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Mr. Kipling when in an imperialistic vein has often railed against the practice of counting noses to determine principles. So obviously did he favor an aristocratic government that men set his objections aside as prejudiced. But Walter Lippmann's challenge to the right of majorities can not be avoided so lightly. In the current issue of Harper's, he logically asserts that no virtue rests in 51 percent of the nation from the simple fact of their majority. The denial of the fundamental tenet of democracy by Mr. Lippmann, one time editor of the New Republic, and at present in charge of the New York World's editorial page, is of more than passing importance. His conclusions are not the product of a cynical aloofness but the result of experience in the school of politics.
The only raison d'etre which Mr. Lpipmann finds for majority rule is the superior force of the larger number. No divine right crowns the policy of 51 percent of the people as wise and that of 49 percent as unwise. To the logic of this statement, there seems to be little objection, but the friends of the ballot box argue that in practice it is better to let the majority have their own way. In an editorial of last Sunday's New York Times, the reasoning of expediency was well set forth.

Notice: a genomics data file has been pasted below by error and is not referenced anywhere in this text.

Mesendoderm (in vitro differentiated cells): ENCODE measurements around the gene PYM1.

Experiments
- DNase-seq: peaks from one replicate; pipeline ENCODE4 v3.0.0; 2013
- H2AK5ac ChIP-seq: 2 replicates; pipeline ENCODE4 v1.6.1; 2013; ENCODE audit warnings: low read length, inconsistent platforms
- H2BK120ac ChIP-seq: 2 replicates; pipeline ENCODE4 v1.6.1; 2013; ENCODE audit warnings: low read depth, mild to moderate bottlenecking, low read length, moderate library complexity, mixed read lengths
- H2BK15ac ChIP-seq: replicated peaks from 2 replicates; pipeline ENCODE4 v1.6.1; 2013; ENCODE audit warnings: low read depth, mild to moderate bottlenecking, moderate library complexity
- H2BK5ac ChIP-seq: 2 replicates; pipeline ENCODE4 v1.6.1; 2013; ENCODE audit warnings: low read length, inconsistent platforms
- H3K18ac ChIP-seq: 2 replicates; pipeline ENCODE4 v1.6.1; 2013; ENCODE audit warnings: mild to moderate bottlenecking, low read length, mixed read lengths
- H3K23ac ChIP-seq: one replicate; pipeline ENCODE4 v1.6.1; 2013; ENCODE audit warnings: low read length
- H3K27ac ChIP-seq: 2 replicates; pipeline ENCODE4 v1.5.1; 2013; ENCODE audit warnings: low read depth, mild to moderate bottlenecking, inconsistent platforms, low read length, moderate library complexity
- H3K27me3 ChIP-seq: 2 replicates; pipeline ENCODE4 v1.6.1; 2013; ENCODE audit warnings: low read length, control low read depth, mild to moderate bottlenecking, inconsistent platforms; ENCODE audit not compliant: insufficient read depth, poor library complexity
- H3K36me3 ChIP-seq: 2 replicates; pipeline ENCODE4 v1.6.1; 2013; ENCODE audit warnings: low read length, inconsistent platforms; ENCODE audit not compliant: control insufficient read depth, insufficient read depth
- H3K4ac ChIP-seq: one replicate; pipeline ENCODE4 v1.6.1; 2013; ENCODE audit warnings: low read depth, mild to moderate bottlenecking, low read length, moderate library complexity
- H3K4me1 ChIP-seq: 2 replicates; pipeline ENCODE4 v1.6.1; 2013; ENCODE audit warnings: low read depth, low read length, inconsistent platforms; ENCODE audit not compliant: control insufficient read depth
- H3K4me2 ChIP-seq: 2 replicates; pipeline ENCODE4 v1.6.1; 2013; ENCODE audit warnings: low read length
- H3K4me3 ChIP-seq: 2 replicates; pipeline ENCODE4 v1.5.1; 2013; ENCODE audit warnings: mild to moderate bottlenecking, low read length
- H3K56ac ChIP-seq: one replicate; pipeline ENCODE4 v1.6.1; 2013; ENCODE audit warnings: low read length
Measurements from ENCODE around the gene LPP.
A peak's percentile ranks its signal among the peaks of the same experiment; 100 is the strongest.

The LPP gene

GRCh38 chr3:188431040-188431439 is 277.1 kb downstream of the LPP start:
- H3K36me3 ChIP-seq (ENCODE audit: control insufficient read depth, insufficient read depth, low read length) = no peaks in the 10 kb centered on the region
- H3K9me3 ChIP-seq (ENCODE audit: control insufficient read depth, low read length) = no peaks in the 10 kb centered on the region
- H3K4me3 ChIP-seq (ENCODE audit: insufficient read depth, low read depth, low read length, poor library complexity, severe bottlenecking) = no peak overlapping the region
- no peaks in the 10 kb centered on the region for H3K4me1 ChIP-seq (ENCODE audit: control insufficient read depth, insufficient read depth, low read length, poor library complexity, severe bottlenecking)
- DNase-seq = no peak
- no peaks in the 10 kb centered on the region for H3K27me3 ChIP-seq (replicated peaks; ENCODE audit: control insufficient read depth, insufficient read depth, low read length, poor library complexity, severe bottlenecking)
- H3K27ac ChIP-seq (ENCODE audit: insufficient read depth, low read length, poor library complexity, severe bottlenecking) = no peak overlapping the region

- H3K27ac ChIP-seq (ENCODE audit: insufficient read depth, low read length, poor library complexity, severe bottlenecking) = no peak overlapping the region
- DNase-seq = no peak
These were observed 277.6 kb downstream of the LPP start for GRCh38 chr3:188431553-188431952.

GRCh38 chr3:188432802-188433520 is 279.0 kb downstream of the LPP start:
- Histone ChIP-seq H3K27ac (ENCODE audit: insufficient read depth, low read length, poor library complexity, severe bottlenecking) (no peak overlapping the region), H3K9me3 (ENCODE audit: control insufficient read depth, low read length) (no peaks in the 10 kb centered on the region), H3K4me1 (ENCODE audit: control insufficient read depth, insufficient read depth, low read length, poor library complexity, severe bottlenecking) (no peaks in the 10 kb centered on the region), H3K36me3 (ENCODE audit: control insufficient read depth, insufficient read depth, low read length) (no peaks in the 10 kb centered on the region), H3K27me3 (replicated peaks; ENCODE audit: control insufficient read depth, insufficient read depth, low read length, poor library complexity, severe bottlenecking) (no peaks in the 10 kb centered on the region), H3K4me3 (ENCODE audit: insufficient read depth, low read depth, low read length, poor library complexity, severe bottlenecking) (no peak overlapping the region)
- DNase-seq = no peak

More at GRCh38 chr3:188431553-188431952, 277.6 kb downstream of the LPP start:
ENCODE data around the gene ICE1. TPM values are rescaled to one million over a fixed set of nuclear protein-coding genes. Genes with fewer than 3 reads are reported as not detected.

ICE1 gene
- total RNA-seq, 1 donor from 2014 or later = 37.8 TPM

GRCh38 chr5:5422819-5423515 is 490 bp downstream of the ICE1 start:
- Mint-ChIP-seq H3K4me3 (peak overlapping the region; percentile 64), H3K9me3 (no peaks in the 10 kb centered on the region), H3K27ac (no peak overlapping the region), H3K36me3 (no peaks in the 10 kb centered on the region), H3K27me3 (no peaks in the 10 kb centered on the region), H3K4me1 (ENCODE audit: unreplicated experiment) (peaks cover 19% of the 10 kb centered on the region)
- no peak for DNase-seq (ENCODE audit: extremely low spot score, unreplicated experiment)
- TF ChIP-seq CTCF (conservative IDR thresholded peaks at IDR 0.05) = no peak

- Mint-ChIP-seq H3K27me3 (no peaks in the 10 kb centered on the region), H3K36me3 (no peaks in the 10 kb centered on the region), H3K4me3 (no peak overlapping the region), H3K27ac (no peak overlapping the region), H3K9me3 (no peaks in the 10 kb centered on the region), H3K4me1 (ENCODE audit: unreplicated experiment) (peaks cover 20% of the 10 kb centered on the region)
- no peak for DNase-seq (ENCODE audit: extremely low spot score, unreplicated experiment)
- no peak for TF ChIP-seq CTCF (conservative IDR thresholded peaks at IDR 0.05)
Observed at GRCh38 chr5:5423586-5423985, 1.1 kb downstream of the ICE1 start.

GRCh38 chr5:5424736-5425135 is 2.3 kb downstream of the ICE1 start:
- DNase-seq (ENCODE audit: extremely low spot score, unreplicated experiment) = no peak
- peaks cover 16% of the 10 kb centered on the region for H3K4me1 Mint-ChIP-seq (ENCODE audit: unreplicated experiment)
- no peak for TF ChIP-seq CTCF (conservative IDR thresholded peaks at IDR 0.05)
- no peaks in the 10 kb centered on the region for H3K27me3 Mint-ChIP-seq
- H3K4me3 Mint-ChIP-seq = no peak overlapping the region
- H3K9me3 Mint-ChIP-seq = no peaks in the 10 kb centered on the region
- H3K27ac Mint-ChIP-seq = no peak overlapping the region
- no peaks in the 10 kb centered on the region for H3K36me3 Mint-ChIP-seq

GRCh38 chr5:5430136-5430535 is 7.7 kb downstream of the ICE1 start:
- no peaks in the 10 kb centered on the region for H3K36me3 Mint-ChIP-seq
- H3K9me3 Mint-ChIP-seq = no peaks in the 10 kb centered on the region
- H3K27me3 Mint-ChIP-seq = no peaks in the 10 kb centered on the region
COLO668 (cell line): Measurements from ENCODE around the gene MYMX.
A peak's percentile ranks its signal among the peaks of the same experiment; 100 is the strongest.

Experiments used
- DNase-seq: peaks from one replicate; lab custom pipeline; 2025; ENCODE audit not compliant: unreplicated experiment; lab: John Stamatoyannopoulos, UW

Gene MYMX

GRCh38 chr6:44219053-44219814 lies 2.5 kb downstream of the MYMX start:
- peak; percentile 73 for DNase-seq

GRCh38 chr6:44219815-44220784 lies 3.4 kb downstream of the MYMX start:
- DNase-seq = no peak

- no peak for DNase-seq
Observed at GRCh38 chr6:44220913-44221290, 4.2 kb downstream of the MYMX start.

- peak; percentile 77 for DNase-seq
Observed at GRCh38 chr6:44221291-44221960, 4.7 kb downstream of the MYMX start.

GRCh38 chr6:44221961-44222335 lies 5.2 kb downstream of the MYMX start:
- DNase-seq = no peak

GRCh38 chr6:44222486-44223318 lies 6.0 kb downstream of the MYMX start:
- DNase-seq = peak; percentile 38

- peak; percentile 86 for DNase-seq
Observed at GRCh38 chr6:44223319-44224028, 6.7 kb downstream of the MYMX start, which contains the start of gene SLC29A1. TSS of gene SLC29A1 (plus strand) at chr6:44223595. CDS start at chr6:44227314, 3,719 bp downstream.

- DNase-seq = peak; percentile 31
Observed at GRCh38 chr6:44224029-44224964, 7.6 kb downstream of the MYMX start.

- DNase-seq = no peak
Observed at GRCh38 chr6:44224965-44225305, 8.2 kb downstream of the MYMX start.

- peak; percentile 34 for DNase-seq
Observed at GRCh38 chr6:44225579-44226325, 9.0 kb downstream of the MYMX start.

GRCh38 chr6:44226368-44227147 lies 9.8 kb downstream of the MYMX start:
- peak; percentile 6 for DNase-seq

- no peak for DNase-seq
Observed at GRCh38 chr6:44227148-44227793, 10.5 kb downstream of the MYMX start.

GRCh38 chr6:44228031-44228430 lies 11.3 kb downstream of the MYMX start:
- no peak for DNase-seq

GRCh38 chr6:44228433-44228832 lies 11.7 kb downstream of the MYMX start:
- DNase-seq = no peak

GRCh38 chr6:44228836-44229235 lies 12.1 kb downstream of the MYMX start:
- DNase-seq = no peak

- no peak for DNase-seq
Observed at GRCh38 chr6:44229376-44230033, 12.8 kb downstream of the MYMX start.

All such arguments in the end fall back on the evidence of tradition:--under the democratic system, the United States has reached its present pinnacle, therefore experience has proven majority rule justified. As a matter of historical record, universal male suffrage has operated in America little more than a century. Before that time, propertied oligarchies led the people with considerable success as is witnessed by the Revolutionary War. The establishment of the American Constitution also was the work of men elected under a rigid property qualification.
Thus the argument of tradition can he applied to both sides of the case with facility, for one can scarcely imagine a populist disowning the Constitution. The disturbing thesis that the 51 percent have no right to rule therefore appears still unconfuted save by the call to arms. The threat of physical force or mental boycott is the logic which better than any other justifies the will of the majority.
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